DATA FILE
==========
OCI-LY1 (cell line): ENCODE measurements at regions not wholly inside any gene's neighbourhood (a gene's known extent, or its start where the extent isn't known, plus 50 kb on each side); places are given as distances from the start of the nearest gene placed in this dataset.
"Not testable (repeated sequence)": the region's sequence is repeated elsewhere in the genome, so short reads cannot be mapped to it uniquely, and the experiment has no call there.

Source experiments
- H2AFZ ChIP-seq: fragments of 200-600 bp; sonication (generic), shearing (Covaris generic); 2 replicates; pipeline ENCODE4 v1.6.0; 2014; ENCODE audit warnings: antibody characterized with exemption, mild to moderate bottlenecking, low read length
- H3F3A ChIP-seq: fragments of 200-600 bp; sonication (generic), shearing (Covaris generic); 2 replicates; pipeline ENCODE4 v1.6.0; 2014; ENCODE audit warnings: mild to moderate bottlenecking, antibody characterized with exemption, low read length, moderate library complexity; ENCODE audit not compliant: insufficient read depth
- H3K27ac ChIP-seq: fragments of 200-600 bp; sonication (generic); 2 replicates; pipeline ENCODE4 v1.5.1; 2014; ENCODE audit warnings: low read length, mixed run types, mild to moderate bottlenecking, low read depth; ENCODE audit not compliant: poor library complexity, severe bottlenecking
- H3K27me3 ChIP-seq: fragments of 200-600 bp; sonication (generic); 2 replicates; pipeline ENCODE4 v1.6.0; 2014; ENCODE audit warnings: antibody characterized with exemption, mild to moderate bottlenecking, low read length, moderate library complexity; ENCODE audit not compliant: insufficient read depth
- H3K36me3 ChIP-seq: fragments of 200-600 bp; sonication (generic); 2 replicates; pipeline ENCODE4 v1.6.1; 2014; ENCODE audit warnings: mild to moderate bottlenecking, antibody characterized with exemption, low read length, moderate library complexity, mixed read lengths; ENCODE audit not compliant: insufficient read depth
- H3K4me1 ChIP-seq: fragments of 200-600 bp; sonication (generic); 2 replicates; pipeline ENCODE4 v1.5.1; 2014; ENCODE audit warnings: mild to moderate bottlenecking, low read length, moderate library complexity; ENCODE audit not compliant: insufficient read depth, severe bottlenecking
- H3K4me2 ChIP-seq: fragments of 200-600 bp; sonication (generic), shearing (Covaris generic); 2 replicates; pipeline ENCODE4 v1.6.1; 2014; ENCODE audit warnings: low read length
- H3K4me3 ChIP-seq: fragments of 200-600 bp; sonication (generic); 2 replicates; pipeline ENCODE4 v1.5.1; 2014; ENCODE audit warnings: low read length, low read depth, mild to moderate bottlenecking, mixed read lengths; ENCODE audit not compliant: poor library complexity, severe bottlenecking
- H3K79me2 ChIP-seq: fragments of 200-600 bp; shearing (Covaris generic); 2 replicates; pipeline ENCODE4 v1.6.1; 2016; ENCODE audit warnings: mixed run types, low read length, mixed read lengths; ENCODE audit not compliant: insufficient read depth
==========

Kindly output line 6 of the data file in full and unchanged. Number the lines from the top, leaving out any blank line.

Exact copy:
- H3K27ac ChIP-seq: fragments of 200-600 bp; sonication (generic); 2 replicates; pipeline ENCODE4 v1.5.1; 2014; ENCODE audit warnings: low read length, mixed run types, mild to moderate bottlenecking, low read depth; ENCODE audit not compliant: poor library complexity, severe bottlenecking